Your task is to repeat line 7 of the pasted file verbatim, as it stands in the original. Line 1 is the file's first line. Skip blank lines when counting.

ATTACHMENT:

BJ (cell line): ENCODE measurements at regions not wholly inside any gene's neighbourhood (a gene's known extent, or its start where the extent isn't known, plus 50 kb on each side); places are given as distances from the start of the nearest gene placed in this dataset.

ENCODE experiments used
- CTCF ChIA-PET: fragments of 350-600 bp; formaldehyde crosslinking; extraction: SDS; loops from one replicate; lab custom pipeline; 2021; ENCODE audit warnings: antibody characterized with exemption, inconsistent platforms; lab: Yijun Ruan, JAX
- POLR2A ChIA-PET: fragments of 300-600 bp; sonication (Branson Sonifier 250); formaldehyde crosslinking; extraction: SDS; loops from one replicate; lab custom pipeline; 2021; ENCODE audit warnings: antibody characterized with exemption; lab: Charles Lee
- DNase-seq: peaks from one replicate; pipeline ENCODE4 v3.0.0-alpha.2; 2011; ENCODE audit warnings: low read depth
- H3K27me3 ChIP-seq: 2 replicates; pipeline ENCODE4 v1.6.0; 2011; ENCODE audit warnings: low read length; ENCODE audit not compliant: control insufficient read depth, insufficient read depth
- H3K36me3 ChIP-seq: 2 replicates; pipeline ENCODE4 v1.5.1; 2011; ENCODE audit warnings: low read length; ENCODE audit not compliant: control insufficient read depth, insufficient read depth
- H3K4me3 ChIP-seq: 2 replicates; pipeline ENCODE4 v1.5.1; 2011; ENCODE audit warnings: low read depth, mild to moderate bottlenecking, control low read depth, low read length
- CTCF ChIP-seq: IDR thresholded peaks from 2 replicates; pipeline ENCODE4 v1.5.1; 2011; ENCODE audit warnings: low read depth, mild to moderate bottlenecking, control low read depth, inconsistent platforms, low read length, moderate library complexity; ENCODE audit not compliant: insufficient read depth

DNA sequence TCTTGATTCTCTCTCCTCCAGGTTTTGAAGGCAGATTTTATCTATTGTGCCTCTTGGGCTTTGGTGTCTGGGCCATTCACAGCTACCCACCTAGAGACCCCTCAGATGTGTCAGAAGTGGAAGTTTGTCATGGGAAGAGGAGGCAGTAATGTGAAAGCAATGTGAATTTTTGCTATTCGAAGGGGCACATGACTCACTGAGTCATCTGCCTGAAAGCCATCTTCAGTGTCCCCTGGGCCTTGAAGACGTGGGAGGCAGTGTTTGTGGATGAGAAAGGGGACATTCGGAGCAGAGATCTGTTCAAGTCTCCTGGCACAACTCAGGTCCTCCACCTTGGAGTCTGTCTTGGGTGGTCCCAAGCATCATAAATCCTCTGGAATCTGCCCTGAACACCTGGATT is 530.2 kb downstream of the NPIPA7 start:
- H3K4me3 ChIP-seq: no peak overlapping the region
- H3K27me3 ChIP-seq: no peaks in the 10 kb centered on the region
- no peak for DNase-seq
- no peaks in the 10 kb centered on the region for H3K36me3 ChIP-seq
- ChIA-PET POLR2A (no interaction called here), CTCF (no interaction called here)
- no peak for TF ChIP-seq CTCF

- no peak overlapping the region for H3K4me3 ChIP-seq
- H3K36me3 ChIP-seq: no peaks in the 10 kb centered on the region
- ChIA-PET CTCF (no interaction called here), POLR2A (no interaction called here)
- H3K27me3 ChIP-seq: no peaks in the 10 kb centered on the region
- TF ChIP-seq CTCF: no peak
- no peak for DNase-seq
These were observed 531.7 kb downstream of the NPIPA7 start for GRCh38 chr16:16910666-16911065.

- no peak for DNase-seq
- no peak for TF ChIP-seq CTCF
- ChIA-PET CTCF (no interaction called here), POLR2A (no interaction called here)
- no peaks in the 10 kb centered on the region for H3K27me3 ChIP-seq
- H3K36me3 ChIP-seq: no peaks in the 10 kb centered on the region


- H3K36me3 ChIP-seq: 2 replicates; pipeline ENCODE4 v1.5.1; 2011; ENCODE audit warnings: low read length; ENCODE audit not compliant: control insufficient read depth, insufficient read depth